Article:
Many of the stars of modern India such as CV Raman, Vikram Sarabhai, GN Ramachandran, Brahm Prakash, and Vivek Borkar have also been associated with one or more of these institutions.
The “famous five” are characterized by the fact that, unlike most other institutions, they outlived their founders. In fact, they have grown stronger over the decades, finding new ways to maintain excellence and attract and retain great talent, despite working within the usual constraints of a developing country.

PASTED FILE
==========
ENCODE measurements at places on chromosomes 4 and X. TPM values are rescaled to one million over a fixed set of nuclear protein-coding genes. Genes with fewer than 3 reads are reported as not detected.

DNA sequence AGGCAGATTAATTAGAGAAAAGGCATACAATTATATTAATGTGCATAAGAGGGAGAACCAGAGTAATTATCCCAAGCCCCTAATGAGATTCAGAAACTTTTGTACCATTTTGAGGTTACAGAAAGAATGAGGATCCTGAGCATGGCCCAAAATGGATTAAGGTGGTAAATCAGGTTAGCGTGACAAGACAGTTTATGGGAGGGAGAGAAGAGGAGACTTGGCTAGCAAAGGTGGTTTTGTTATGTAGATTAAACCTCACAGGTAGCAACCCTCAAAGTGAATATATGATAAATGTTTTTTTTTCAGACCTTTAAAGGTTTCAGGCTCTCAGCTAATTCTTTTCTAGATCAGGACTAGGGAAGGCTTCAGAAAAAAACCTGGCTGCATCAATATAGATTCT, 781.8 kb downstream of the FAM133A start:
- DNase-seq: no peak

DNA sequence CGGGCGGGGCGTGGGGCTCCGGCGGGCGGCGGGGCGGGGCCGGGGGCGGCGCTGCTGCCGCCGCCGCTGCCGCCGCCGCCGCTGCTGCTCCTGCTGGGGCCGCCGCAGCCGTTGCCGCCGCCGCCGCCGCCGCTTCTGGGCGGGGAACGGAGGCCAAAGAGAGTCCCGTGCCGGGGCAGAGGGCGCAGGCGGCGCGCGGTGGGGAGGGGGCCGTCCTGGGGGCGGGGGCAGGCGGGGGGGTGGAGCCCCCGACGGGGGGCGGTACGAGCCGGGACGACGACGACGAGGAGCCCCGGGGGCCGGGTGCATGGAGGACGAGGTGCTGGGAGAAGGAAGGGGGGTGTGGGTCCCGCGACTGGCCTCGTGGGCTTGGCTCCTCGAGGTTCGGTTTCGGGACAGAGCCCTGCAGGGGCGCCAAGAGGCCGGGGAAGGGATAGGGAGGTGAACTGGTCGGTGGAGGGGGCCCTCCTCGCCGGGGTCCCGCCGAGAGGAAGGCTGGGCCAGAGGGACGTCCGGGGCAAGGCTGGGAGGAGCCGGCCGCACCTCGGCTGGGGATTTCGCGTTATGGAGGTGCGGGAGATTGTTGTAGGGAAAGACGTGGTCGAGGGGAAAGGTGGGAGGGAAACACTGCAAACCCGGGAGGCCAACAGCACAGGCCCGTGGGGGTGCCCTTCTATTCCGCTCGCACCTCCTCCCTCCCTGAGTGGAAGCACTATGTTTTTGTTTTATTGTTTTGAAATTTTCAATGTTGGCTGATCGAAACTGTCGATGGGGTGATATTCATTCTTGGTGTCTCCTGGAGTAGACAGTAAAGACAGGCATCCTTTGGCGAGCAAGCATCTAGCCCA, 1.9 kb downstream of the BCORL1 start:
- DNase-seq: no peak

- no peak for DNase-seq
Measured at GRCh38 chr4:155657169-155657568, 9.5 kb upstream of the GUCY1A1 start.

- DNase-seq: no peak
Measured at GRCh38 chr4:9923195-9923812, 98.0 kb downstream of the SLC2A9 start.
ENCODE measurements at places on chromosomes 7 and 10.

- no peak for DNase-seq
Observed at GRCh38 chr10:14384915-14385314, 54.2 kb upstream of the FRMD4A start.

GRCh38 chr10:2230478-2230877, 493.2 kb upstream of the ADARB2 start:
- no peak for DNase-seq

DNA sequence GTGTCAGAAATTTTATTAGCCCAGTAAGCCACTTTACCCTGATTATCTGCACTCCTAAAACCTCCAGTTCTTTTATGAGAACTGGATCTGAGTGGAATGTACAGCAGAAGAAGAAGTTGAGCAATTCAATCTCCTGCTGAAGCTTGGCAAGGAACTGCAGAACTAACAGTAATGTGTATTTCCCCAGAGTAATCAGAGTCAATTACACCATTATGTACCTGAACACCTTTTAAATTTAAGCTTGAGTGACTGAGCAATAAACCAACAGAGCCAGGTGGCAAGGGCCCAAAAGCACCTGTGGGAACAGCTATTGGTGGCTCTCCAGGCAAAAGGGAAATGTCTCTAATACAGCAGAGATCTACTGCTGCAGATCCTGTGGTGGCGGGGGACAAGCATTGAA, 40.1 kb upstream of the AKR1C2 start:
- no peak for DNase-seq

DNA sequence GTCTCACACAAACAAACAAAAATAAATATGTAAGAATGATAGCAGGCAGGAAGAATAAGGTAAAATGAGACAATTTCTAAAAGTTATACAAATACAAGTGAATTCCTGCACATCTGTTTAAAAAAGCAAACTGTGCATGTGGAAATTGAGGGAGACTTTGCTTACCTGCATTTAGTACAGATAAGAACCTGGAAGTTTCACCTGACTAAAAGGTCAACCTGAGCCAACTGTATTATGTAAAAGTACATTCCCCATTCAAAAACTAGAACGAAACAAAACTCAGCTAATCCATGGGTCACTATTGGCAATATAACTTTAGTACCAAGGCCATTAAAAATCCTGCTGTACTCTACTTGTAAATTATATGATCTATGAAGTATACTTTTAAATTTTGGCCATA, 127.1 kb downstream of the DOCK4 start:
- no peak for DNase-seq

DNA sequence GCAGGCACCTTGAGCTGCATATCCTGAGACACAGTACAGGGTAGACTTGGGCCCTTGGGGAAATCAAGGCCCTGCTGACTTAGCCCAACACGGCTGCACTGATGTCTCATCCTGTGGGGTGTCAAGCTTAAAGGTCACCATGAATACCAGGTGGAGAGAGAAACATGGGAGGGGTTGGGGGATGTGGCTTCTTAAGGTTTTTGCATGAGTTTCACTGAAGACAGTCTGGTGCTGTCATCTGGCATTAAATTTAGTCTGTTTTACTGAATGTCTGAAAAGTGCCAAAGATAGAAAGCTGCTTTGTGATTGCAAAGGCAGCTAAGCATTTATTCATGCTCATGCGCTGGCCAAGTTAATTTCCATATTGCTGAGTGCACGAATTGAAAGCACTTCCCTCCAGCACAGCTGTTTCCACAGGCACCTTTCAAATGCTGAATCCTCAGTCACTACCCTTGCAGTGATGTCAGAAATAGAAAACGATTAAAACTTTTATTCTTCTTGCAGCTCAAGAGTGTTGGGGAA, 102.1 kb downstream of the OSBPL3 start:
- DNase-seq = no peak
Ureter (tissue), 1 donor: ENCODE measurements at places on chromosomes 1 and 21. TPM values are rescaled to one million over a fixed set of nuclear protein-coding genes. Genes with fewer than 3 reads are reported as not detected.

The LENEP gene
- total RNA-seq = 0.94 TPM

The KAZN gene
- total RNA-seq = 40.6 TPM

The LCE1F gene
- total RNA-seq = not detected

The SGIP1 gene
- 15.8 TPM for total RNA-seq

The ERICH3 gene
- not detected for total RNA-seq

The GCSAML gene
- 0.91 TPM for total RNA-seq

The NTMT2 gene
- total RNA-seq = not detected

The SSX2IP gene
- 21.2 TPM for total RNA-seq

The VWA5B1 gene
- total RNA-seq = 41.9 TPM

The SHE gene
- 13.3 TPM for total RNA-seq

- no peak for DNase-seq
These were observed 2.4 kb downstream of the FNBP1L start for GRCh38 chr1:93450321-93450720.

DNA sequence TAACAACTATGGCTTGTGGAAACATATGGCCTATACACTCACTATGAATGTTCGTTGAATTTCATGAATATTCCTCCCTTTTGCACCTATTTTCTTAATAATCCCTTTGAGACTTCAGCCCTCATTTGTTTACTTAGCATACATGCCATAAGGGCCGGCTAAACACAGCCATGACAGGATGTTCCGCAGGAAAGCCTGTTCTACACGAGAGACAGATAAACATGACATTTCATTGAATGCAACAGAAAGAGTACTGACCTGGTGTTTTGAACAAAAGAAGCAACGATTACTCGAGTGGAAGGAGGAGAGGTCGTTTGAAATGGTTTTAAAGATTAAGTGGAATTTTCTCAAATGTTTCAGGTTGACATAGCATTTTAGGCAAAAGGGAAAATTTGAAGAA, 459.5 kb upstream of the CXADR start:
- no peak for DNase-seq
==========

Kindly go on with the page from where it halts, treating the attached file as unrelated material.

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The Tata campus exudes the vision of its founding characters and continues to inspire young people almost a century after it was founded. To get a physical feel, take a stroll around the TIFR Colaba campus. I can’t think of any academic institution in the world that can compete with their fabulous art collection. It is a constant testimony to the uniqueness of Homi Bhabha, for whom science, technology and art were equally important. In fact, he excelled equally in all three areas. As soon as you step into the foyer, you will be greeted by MF Husain’s 45-foot mural Bharat Bhagya Vidhata. From there, it’s a treasure trove of great Indian painters like KH Ara, VS Gaitonde, and even Bhabha’s own paintings. A unique design stands out across the campus, starting with a distinctive blackboard design and ending with a great view of the Arabian Sea (as viewed from the southern end of Mumbai).